When AT&T endured antitrust lawsuits that eventually broke up its monopoly of long-distance phone services, its general counsel was Sidley & Austin’s Howard Trienens. Sol Linowitz reported that Trienens remained a Sidley & Austin partner, while preferring not to serve on AT&T’s board of directors.
Due to charges of legal malpractice from representing Lincoln Savings, one of the many savings and loan institutions that failed in the 1980s, Sidley & Austin paid $7.5 million to settle those claims made by the federal government. At least five other corporate law firms also paid large amounts to settle other legal liability charges from their work in the S&L crisis, which received extensive media coverage. None of the law firms admitted any wrongdoing, according to Ralph Nader and Wesley J. Smith in their book No Contest: Corporate lawyers and the Perversion of Justice in America.
The Firm in the 1990s and Beyond
When Commonwealth Edison’s exclusive energy contract with Chicago was up for renewal in 1990, the utility represented by Sidley & Austin attorneys demanded and received a secrecy agreement that prevented the people of Chicago from seeing any records the utility deemed confidential, although city government officials could look at them. After considerable political criticism, Commonwealth Edison allowed public and media access to most documents it had marked confidential. That led to the city renewing the utility’s contract. Ralph Nader and Wesley J. Smith cited Sidley & Austin’s behavior in this case as an example of how big law firms help corporations at the expense of average citizens. They argued in their 1996 book that the “imbalances between real people and artificial persons called corporations are growing fast.”
In 1994 Sidley & Austin lawyer Scott Bass helped write the Dietary Supplement Health and Education Act. Since that law did not cover foods, later in the decade some companies were adding herbs and other supplements to what were called functional foods. However, Bass said in a 1999 New York Times article that, “It’s not valid to have a box of cereal that says ‘Dietary Supplement.’”
Other clients in the 1990s and after the turn of the century included Health Alliance, Amoco, and Citicorp. It also helped Microsoft’s main outside law firm Sullivan & Cromwell when the software giant was accused of antitrust violations.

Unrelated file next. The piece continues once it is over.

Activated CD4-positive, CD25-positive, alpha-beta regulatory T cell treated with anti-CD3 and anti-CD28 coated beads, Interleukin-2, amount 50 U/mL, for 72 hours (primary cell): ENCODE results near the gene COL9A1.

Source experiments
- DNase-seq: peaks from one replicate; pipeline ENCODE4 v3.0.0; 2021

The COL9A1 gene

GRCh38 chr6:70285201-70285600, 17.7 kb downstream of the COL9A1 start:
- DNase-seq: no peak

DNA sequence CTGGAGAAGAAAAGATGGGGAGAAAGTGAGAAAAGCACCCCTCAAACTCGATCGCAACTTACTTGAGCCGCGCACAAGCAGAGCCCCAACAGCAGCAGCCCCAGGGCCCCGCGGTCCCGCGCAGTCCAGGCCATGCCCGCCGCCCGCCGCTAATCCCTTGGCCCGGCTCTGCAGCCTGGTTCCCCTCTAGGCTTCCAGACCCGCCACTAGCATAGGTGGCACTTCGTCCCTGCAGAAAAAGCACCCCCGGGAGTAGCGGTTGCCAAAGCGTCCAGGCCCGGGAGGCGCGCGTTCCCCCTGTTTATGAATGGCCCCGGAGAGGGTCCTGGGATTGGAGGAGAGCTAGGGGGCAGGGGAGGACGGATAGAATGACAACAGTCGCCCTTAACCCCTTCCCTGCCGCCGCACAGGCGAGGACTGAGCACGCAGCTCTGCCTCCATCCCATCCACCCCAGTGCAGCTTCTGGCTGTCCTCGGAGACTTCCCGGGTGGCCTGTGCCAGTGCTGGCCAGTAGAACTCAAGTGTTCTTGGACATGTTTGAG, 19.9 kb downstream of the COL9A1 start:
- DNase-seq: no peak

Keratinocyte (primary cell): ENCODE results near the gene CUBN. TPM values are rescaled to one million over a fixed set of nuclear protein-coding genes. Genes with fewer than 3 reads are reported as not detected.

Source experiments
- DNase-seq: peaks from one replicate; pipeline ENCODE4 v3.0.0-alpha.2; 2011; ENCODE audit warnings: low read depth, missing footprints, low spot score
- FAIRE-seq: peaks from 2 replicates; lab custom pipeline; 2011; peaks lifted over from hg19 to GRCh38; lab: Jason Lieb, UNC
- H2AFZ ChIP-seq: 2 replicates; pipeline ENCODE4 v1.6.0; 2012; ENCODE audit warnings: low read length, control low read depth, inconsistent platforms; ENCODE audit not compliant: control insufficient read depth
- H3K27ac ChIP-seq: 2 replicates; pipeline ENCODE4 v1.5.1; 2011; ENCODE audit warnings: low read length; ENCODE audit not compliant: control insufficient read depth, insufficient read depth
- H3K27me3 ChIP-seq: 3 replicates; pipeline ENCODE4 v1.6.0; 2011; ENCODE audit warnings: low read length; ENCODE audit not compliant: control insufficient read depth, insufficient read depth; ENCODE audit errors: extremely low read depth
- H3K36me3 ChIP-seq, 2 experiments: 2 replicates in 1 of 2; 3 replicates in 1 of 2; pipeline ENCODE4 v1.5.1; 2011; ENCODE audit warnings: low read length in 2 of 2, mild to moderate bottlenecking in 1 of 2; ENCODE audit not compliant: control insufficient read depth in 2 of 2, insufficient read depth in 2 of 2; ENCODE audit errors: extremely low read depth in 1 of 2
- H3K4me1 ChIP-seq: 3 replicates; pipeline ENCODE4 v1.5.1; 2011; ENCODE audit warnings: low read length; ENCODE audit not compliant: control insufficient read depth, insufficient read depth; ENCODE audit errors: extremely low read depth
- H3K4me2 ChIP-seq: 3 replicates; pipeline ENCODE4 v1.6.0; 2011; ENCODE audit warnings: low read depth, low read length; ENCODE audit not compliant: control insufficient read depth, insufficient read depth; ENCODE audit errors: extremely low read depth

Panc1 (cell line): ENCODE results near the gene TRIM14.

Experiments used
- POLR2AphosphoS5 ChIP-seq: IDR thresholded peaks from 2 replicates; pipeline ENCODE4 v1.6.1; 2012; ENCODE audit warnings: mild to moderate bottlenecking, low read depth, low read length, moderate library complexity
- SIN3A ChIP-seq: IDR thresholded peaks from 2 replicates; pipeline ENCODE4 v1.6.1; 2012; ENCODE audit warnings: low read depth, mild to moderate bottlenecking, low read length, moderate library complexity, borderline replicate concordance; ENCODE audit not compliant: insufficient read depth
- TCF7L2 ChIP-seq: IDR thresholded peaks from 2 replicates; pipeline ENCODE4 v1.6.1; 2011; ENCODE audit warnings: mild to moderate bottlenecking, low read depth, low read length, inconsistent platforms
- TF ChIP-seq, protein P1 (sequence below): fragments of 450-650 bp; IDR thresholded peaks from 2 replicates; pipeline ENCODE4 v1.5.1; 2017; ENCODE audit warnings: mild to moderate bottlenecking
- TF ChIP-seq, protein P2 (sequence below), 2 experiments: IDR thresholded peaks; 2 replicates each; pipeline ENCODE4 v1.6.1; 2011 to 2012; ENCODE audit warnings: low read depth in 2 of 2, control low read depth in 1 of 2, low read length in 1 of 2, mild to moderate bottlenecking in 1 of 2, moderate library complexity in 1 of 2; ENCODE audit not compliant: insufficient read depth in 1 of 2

In November 1998 the American Lawyer, assisted by London’s Legal Business, published its first rankings of the world’s major law firms. Based on its 811 lawyers, Sidley & Austin ranked number 12. Only 5 percent of its lawyers were outside the United States, unlike Baker & McKenzie, the most internationalized firm, with 80 percent outside of its home country. Based on 1997 gross revenue of $360 million, Sidley & Austin received a number 11 ranking.
With Baker & McKenzie having over 2,000 lawyers and London’s Clifford Chance having about 3,000 lawyers, Sidley & Austin in early 2001 faced challenges from other big law firms competing for the best lawyers and clients. Thus, as part of a consolidating trend, in 2001 Sidley & Austin combined its 900 lawyers with Brown & Wood’s 400 lawyers who worked out of offices in New York, Los Angeles, San Francisco, Beijing, Hong Kong, and London.
Baker & McKenzie; Mayer, Brown & Piatt; Skadden, Arps, Slate, Meagher & Flom.
Carter, Terry, “Another Antitrust Win for the ABA,” ABA Journal, May 1997, p. 38.
France, Steve, “Takeover Specialists,” ABA Journal, October 1998, pp. 38–40.
Halliday, Terence C, Beyond Monopoly: Lawyers, State Crises, and Professional Empowerment, Chicago: The University of Chicago Press, 1987.
Hays, Constance L., “It’s Not Just Food, It’s a Supplement,” New York Times, February 9, 1999, p. 6.
Hofmann, Mark A., “HMO Incentives at Issue,” Business Insurance, February 28, 2000, pp. 1, 22.
Kogan, Herman, Traditions and Challenges: The Story of Sidley & Austin, Chicago: Sidley & Austin, 1983.
Lee, Paul, “The Global Players Revealed,” International Financial Law Review, November 1998, pp. 23–31.
Linowitz, Sol M., with Martin Mayer, The Betrayed Profession: Lawyering at the End of the Twentieth Century, New York: Charles Scribner’s Sons, 1994.
“Microsoft Bolsters Legal Team,” InfoWorld, July 10, 2000, p. 14.
Nader, Ralph, and Wesley J. Smith, No Contest: Corporate Lawyers and the Perversion of Justice in America, New York: Random House, 1996.
“Success Stories: The Fortune 25,” International Commercial Litigation, March 1997, pp. 12–13.
—David M. Walden